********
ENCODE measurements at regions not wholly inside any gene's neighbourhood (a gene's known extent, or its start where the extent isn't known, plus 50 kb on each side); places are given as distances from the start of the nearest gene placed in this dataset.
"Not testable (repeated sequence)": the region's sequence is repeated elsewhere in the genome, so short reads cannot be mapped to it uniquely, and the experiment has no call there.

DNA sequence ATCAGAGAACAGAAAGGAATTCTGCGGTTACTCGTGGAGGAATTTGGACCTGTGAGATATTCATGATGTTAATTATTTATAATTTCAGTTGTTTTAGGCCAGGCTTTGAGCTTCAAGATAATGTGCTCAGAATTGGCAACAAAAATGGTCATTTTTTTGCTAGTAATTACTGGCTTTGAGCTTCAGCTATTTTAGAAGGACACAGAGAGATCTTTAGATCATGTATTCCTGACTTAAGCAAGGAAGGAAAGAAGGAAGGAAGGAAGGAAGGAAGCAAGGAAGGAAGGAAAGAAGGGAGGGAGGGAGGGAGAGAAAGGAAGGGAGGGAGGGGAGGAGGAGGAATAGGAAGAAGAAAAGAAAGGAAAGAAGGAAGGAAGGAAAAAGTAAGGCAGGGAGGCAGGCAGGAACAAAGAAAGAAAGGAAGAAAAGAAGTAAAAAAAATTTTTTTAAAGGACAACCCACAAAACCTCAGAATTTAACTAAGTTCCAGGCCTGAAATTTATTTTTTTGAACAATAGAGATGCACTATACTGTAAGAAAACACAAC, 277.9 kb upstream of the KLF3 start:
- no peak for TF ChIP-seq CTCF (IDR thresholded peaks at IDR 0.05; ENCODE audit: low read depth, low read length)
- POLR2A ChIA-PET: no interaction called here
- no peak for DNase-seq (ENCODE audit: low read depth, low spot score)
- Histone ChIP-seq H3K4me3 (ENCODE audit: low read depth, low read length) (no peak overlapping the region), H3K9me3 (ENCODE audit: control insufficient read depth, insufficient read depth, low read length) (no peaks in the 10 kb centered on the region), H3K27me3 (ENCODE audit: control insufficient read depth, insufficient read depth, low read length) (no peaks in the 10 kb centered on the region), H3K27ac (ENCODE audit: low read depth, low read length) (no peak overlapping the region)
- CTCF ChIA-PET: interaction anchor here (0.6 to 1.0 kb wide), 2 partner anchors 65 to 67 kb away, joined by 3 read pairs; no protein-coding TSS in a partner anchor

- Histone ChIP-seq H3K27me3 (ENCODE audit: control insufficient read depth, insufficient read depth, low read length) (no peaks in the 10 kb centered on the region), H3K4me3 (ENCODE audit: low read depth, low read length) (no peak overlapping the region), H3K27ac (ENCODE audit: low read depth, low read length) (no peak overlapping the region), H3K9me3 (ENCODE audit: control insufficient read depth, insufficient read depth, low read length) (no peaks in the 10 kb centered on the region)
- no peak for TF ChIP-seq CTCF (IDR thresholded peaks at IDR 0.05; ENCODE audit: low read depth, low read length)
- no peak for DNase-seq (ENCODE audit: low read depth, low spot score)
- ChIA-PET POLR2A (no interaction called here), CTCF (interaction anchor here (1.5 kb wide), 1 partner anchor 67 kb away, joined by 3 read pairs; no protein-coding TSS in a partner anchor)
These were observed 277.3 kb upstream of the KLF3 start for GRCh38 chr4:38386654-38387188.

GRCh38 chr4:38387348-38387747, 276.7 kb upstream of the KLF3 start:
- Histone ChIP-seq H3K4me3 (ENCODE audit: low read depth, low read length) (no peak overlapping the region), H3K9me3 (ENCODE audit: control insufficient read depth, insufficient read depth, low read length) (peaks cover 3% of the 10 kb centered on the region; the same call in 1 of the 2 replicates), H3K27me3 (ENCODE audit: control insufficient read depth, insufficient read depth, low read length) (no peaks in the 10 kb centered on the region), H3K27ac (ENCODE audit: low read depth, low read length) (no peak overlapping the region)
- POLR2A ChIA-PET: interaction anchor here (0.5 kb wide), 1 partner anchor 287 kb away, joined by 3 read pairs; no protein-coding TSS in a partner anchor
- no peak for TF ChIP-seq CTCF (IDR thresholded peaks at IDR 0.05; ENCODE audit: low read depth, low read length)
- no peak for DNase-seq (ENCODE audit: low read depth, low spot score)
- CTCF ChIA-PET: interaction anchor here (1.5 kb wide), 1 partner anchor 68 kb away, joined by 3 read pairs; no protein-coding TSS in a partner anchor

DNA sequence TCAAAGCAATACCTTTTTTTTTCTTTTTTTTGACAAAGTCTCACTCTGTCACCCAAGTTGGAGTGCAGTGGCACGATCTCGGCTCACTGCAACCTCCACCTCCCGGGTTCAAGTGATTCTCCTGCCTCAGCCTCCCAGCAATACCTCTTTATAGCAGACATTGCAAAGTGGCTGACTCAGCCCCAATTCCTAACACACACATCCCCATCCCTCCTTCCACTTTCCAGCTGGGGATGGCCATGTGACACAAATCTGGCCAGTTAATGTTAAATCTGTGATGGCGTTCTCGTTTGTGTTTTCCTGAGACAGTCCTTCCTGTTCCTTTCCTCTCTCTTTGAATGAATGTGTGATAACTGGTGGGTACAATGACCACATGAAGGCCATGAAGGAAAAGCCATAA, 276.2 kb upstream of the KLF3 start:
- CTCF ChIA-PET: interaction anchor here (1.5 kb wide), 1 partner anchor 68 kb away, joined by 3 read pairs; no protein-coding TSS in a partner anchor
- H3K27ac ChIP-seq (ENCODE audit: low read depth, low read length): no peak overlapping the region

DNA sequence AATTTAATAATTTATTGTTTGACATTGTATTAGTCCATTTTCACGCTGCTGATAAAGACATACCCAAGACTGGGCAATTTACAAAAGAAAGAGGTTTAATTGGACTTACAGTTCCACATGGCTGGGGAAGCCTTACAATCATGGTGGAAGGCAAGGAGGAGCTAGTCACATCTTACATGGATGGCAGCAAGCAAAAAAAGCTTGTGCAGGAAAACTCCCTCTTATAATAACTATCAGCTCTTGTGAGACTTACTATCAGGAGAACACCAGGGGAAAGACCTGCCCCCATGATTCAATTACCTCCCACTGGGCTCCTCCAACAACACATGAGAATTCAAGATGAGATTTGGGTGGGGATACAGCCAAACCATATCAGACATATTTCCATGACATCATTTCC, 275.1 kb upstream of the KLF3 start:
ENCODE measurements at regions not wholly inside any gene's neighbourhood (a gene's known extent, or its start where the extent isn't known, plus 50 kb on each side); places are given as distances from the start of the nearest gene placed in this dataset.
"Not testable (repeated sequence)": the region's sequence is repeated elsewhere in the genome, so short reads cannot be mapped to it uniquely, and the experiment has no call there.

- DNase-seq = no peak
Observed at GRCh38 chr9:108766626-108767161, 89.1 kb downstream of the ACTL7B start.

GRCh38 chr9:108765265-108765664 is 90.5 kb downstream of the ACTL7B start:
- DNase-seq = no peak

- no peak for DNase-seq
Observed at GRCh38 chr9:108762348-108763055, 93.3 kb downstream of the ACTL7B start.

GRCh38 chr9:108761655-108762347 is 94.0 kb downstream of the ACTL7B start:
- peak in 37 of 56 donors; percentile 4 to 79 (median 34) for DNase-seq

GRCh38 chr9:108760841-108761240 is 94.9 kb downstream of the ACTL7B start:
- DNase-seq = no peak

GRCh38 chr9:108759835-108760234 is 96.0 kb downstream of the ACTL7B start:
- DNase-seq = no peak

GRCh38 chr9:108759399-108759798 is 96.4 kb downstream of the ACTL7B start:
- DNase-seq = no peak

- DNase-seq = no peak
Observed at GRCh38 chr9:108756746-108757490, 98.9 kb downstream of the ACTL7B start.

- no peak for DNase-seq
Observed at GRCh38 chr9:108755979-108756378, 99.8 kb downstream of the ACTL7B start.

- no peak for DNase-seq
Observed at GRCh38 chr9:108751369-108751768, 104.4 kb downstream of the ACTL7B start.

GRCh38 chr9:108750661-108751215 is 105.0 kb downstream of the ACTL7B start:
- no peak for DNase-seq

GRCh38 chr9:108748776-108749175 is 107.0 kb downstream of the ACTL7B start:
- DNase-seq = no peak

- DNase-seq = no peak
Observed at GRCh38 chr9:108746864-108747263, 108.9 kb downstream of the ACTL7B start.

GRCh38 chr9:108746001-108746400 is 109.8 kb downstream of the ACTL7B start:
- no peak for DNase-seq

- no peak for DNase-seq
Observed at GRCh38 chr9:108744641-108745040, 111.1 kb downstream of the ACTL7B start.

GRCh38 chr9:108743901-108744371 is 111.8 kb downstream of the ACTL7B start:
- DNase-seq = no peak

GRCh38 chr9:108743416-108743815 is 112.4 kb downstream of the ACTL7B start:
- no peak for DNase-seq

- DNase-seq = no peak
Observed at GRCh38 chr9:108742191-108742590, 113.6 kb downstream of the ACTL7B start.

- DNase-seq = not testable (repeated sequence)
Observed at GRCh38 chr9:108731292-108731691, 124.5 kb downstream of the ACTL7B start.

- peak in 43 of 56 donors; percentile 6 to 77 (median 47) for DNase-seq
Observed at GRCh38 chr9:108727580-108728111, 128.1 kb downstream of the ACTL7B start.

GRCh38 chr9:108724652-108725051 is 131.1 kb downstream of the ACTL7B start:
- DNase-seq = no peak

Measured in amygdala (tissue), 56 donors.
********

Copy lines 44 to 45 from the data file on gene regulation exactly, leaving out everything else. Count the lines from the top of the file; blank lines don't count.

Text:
- no peak for DNase-seq
Observed at GRCh38 chr9:108751369-108751768, 104.4 kb downstream of the ACTL7B start.